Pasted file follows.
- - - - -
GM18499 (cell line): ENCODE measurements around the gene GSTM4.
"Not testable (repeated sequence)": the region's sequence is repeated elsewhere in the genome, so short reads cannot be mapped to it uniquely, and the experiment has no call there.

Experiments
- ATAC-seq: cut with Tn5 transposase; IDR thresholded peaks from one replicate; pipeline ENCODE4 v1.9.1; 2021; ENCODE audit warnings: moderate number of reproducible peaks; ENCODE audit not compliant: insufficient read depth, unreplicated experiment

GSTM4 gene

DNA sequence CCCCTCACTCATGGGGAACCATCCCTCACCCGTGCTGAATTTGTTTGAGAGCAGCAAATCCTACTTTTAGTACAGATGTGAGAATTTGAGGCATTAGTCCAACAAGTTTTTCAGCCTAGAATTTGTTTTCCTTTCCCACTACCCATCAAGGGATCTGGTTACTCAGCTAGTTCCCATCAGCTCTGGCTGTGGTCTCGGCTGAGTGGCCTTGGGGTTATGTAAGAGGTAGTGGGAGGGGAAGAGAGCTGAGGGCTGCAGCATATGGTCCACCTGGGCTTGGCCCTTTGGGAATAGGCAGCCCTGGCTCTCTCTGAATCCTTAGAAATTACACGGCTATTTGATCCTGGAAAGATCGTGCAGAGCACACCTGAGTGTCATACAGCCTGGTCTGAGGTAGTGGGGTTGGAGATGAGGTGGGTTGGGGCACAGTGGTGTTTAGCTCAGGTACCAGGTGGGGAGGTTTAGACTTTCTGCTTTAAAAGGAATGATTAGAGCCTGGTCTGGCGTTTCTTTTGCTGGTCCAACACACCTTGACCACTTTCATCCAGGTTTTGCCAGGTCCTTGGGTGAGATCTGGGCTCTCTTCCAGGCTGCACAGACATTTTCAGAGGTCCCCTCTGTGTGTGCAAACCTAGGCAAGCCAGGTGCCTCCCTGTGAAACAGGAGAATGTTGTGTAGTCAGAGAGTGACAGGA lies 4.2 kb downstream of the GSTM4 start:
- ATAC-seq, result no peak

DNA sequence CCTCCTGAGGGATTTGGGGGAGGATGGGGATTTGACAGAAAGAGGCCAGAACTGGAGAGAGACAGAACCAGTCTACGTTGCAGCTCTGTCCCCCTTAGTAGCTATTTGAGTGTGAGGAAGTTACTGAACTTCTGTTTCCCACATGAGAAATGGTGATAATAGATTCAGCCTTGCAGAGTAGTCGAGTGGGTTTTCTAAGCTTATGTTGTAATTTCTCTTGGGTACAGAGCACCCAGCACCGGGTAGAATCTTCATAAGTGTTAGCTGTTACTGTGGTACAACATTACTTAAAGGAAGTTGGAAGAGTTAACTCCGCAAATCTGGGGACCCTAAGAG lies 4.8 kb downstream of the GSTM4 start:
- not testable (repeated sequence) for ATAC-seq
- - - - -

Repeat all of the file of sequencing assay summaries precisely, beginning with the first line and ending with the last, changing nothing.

GM18499 (cell line): ENCODE measurements around the gene GSTM4.
"Not testable (repeated sequence)": the region's sequence is repeated elsewhere in the genome, so short reads cannot be mapped to it uniquely, and the experiment has no call there.

Experiments
- ATAC-seq: cut with Tn5 transposase; IDR thresholded peaks from one replicate; pipeline ENCODE4 v1.9.1; 2021; ENCODE audit warnings: moderate number of reproducible peaks; ENCODE audit not compliant: insufficient read depth, unreplicated experiment

GSTM4 gene

DNA sequence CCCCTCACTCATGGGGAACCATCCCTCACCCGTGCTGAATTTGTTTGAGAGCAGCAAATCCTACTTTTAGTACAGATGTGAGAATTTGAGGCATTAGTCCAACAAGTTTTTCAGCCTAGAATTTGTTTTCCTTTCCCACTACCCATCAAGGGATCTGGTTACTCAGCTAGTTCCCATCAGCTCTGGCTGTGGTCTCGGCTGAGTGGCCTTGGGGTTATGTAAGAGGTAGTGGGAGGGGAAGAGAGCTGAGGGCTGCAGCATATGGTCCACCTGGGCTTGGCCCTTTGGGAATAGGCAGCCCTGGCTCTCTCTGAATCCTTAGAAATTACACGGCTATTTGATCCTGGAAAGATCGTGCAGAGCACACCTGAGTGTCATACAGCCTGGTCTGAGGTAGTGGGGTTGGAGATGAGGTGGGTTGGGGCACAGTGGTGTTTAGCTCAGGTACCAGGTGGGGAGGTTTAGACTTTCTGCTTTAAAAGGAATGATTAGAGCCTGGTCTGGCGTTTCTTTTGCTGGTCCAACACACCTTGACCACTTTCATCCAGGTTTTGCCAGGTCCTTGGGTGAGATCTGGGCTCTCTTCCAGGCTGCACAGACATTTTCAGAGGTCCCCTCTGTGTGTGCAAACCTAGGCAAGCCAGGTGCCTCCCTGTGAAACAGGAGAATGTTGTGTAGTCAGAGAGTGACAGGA lies 4.2 kb downstream of the GSTM4 start:
- ATAC-seq, result no peak

DNA sequence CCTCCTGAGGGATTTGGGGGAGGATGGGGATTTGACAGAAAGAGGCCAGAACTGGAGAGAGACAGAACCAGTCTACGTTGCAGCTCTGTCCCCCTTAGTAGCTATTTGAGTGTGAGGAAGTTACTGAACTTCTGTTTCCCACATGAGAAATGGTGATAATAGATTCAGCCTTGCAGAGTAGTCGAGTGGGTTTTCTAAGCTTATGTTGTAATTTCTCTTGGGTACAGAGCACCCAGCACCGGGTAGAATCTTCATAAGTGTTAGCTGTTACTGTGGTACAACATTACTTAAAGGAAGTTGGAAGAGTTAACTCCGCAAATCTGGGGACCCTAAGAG lies 4.8 kb downstream of the GSTM4 start:
- not testable (repeated sequence) for ATAC-seq